I am trying to observe individual NSManagedObject changes on NSManagedObjectContextWillSaveNotification:

- (void)managedObjectContextWillSave:(NSNotification *)notification
    for (NSManagedObject * object in self.mutableObservedManagedObjects)
        if (object.hasChanges)
            [self managedObjectWasUpdated:object];

The problem is that hasChanges is true while object.changedValues is empty, thus wrongly (?) triggering managedObjectWasUpdated:.

I'm trying to understand why this is the case and if I should better check object.changedValues.count before calling managedObjectWasUpdated:.

isInserted and isDeleted are both false.

6 Answers 6


In my experience, if the entity already existed, you loaded it and then you set a value to a property that is equal to its previous value, then the record will be marked as updated, hasChanges will return YES, and changedValues will be empty. When you save the context, what gets updated is a special Core Data column called Z_OPT, which refers to the number of times an entity has been updated. For these situations you can do something like this before saving:

for (NSManagedObject *managedObject in context.updatedObjects.objectEnumerator) {
    if (!managedObject.changedValues.count) {
        [context refreshObject:managedObject mergeChanges:NO];

in order to don't even update the Z_OPT value.

  • 2
    I believe this is the most accurate answer. hasChanges is based on everything that Core Data knows about (including Z_OPT). changedValues() is reporting fields of your entity that are different. In most cases applications probably care more about changedValues().isEmpty.
    – Colin M
    Aug 29, 2016 at 17:24
  • 2
    Instead of checking changedValues.count you can use a new property introduced on NSManagedObject: var hasPersistentChangedValues: Bool Apr 12, 2017 at 13:45
  • 1
    Unfortunately [NSManagedObjectContext -hasChanges] still going to be true Feb 9, 2021 at 14:48
  • Apparently changing a transient value also marks the object as being updated but with no changed values.
    – Frizlab
    Jan 22, 2023 at 15:13

From iOS 7 you can also use hasPersistentChangedValues instead of changedValues. I think this performs better.

  • 3
    Indeed hasPersistentChangedValues is the best choice. Based on header file's comment, hasPersistentChangedValues returns YES if any persistent properties do not compare isEqual to their last saved state. Relationship faults will not be unnecessarily fired. This differs from the existing -hasChanges method which is a simple dirty flag and also includes transient properties.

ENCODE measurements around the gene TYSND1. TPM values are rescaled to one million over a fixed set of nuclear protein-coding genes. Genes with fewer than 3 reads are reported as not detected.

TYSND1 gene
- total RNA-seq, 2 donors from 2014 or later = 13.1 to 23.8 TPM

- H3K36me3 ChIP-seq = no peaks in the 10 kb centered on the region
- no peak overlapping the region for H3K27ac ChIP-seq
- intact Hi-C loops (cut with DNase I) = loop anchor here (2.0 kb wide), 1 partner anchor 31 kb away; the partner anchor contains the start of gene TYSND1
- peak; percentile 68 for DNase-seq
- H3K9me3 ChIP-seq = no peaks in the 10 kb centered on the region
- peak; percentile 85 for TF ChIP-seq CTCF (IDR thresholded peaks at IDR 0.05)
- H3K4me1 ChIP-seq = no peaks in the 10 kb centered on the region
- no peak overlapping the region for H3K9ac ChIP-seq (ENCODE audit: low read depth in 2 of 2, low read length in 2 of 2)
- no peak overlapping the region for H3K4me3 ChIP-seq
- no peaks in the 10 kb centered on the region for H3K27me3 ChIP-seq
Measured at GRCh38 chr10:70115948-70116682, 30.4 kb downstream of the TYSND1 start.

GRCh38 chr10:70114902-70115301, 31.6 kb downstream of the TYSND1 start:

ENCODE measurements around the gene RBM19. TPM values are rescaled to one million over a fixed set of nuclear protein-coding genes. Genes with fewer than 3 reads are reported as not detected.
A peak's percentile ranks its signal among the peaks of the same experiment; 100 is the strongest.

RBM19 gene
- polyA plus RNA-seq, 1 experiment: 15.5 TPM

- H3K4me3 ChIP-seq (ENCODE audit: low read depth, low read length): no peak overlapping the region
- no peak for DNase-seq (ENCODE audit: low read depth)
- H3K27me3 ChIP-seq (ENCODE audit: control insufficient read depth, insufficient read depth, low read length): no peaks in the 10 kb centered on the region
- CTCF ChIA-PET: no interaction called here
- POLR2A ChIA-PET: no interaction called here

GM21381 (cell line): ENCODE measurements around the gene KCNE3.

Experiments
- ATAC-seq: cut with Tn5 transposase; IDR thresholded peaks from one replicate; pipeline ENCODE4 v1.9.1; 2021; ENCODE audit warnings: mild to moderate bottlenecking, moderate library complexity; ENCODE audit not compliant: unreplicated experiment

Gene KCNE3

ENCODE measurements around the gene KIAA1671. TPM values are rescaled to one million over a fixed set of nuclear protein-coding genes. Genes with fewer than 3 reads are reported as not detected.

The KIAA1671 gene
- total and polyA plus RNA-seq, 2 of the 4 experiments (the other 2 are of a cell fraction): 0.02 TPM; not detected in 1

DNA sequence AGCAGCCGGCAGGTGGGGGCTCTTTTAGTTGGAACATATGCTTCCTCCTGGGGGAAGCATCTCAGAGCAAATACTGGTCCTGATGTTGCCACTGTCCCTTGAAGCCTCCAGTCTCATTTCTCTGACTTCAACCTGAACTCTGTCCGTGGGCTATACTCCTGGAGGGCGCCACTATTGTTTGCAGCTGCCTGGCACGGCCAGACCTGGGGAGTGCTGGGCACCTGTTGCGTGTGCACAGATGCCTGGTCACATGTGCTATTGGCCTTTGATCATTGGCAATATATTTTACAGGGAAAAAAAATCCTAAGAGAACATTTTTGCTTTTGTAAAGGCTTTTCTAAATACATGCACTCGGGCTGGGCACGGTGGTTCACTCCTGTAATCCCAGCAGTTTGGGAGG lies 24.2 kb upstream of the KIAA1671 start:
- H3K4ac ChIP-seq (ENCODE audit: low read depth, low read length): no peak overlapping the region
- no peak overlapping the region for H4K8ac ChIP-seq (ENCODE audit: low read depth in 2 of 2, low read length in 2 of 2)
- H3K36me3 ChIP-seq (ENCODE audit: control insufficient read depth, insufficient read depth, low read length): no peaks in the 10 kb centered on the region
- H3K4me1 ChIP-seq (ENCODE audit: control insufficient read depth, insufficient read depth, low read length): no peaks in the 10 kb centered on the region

– Jonny
    Nov 2, 2018 at 6:59

I encountered the same issue. Instead of getting the flags, I just checked if changedValues() is empty.

For Swift:

if !managedObject.changedValues().isEmpty {
    // Has some changed values
  • That works, but still, this isn't documented behaviour and makes one wonder when Apple will break it... :(
    – Jan Nash
    May 10, 2016 at 16:20

According to doc, hasChanges will return YES if the receiver has been inserted, has been deleted, or has unsaved changes, otherwise NO.

In your case, you can check isInserted, isUpdated, isDeleted flag to find what happened to your managed object. changedValues only show the properties that have been changed since last fetching or saving the receiver.

  • 4
    I had followed the documentation and isInserted/isDeleted were both false, isUpdated true, yet no changedValues.
    – E. Rivera
    Oct 14, 2014 at 4:55

Do you have any transient attributes on your entity? I am seeing the behavior you describe, and I've written some test code that shows that modifying a transient attribute causes hasChanges to return true, while changedValues is empty.

You can avoid this behavior by using setPrimitiveValue:forKey: to modify your transient attribute or the equivalent method generated by Core Data (setPrimitiveFoo: for an attribute named foo). You could also implement the transient attribute's setter to do this for you.


When another managed object in relationship to an NSManagedObject has changes, in my observation an NSManagedObject will sometimes, but not always, have an isUpdated of true, while changedValues is empty.

On other occasions, isUpdated is false, and again changedValues is empty.

changedValues being empty seems the correct behavior here. I am unclear what is cause of the variability in isUpdated being true. Having observed this in my production code, I am working on a simple sample project with hope of reproducing this for a bug report to Apple if I can.

To solve my functional problem in my case, I modified my code to automatically set a timestampModified on the parent object in cases where I wanted to ensure that isUpdated was always consistently set to true when these objects in relationship had changed.

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